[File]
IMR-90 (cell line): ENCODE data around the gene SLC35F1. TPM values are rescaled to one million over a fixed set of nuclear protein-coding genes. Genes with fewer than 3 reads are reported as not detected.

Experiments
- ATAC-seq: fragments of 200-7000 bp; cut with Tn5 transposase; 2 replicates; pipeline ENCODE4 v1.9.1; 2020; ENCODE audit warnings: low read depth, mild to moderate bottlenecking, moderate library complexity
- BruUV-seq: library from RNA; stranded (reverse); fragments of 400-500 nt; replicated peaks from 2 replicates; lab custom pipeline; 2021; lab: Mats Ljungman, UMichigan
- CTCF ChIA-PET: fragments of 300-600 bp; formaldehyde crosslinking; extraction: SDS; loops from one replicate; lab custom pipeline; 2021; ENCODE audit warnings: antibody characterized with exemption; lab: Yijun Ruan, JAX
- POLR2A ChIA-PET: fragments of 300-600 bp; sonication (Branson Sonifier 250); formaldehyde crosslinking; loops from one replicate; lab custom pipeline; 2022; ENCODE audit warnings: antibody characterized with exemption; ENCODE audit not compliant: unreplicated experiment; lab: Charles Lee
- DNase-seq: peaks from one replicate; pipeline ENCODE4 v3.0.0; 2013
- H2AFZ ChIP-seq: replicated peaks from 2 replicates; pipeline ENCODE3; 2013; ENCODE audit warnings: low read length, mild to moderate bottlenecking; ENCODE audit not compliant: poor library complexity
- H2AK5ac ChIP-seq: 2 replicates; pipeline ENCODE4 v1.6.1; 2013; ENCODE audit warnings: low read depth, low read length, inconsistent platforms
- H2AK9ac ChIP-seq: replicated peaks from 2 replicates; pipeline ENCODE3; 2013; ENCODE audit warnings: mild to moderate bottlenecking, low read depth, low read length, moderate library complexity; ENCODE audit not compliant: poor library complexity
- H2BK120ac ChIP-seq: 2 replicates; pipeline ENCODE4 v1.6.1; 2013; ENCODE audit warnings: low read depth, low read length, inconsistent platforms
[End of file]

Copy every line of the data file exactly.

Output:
IMR-90 (cell line): ENCODE data around the gene SLC35F1. TPM values are rescaled to one million over a fixed set of nuclear protein-coding genes. Genes with fewer than 3 reads are reported as not detected.

Experiments
- ATAC-seq: fragments of 200-7000 bp; cut with Tn5 transposase; 2 replicates; pipeline ENCODE4 v1.9.1; 2020; ENCODE audit warnings: low read depth, mild to moderate bottlenecking, moderate library complexity
- BruUV-seq: library from RNA; stranded (reverse); fragments of 400-500 nt; replicated peaks from 2 replicates; lab custom pipeline; 2021; lab: Mats Ljungman, UMichigan
- CTCF ChIA-PET: fragments of 300-600 bp; formaldehyde crosslinking; extraction: SDS; loops from one replicate; lab custom pipeline; 2021; ENCODE audit warnings: antibody characterized with exemption; lab: Yijun Ruan, JAX
- POLR2A ChIA-PET: fragments of 300-600 bp; sonication (Branson Sonifier 250); formaldehyde crosslinking; loops from one replicate; lab custom pipeline; 2022; ENCODE audit warnings: antibody characterized with exemption; ENCODE audit not compliant: unreplicated experiment; lab: Charles Lee
- DNase-seq: peaks from one replicate; pipeline ENCODE4 v3.0.0; 2013
- H2AFZ ChIP-seq: replicated peaks from 2 replicates; pipeline ENCODE3; 2013; ENCODE audit warnings: low read length, mild to moderate bottlenecking; ENCODE audit not compliant: poor library complexity
- H2AK5ac ChIP-seq: 2 replicates; pipeline ENCODE4 v1.6.1; 2013; ENCODE audit warnings: low read depth, low read length, inconsistent platforms
- H2AK9ac ChIP-seq: replicated peaks from 2 replicates; pipeline ENCODE3; 2013; ENCODE audit warnings: mild to moderate bottlenecking, low read depth, low read length, moderate library complexity; ENCODE audit not compliant: poor library complexity
- H2BK120ac ChIP-seq: 2 replicates; pipeline ENCODE4 v1.6.1; 2013; ENCODE audit warnings: low read depth, low read length, inconsistent platforms